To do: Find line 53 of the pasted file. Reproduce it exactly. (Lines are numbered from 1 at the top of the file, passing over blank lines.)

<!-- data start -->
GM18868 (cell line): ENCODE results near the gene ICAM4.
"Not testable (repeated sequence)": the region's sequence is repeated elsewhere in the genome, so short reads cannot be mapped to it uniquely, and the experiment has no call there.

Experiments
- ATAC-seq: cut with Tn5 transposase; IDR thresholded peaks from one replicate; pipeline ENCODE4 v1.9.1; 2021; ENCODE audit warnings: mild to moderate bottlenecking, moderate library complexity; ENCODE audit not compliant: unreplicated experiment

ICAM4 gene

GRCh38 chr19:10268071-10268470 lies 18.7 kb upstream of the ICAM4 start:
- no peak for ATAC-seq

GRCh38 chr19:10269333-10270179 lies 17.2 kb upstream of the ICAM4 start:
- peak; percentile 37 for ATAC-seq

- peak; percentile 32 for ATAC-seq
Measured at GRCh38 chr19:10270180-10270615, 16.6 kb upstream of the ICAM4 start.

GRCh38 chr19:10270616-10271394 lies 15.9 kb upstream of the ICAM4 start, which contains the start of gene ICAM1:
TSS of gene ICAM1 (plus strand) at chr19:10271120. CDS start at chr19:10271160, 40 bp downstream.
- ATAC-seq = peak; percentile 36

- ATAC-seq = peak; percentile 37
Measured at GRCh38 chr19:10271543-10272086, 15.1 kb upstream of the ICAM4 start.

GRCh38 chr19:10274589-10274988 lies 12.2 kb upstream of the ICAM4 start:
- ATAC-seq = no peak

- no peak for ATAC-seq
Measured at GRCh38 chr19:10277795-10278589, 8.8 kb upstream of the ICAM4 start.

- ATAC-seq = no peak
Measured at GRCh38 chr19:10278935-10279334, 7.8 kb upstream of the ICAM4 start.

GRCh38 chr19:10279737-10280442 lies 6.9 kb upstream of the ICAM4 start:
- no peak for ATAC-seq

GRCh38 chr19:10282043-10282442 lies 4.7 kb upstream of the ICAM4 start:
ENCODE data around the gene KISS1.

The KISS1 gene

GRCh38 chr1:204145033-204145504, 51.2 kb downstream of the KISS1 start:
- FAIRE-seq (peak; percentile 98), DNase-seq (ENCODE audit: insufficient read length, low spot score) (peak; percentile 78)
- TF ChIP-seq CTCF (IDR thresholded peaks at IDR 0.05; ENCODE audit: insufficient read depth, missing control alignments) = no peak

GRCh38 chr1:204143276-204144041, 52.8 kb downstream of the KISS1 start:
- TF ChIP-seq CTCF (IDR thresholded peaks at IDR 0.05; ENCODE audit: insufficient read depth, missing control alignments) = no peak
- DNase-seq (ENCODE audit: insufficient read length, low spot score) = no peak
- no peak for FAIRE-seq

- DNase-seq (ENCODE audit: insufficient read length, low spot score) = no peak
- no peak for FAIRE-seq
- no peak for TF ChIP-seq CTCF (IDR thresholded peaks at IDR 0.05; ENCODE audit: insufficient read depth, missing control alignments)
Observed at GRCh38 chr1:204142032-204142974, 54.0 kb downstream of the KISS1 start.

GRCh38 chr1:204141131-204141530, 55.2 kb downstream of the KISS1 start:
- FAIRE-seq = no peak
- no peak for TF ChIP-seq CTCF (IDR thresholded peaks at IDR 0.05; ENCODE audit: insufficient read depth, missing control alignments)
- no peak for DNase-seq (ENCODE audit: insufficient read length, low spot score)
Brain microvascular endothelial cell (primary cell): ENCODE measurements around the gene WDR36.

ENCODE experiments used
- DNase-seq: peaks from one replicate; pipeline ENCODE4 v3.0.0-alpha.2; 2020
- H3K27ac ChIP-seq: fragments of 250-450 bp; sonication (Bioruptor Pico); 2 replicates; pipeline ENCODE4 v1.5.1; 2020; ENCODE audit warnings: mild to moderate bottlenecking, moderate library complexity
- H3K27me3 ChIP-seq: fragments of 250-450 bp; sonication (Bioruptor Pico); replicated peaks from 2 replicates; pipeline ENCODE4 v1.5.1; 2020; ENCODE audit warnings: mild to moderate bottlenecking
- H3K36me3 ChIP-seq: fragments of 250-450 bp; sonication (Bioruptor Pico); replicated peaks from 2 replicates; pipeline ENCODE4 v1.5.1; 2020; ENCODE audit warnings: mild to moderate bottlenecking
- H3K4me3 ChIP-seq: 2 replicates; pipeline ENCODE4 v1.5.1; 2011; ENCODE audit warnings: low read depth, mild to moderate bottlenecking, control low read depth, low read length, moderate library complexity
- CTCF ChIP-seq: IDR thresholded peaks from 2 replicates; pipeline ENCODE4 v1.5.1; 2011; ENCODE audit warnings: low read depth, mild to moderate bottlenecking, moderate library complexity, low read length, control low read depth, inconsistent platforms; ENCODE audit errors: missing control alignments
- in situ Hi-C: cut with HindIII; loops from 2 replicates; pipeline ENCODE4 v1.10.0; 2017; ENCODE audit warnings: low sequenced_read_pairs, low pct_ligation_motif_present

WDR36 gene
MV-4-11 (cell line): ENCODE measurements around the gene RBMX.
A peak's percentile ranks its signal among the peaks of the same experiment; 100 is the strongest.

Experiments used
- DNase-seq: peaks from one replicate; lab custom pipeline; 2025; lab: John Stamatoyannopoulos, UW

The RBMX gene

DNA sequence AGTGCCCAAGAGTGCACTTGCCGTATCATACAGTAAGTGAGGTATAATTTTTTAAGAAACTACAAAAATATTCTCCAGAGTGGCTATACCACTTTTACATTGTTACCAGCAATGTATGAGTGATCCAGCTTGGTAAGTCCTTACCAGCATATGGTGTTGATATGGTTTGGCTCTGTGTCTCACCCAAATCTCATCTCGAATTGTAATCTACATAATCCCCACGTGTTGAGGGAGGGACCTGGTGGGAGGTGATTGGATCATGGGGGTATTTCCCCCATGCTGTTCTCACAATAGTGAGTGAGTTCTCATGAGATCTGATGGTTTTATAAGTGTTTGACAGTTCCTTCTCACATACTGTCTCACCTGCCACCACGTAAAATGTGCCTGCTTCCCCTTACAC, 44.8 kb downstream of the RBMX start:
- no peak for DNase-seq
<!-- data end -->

MV-4-11 (cell line): ENCODE measurements around the gene RBMX.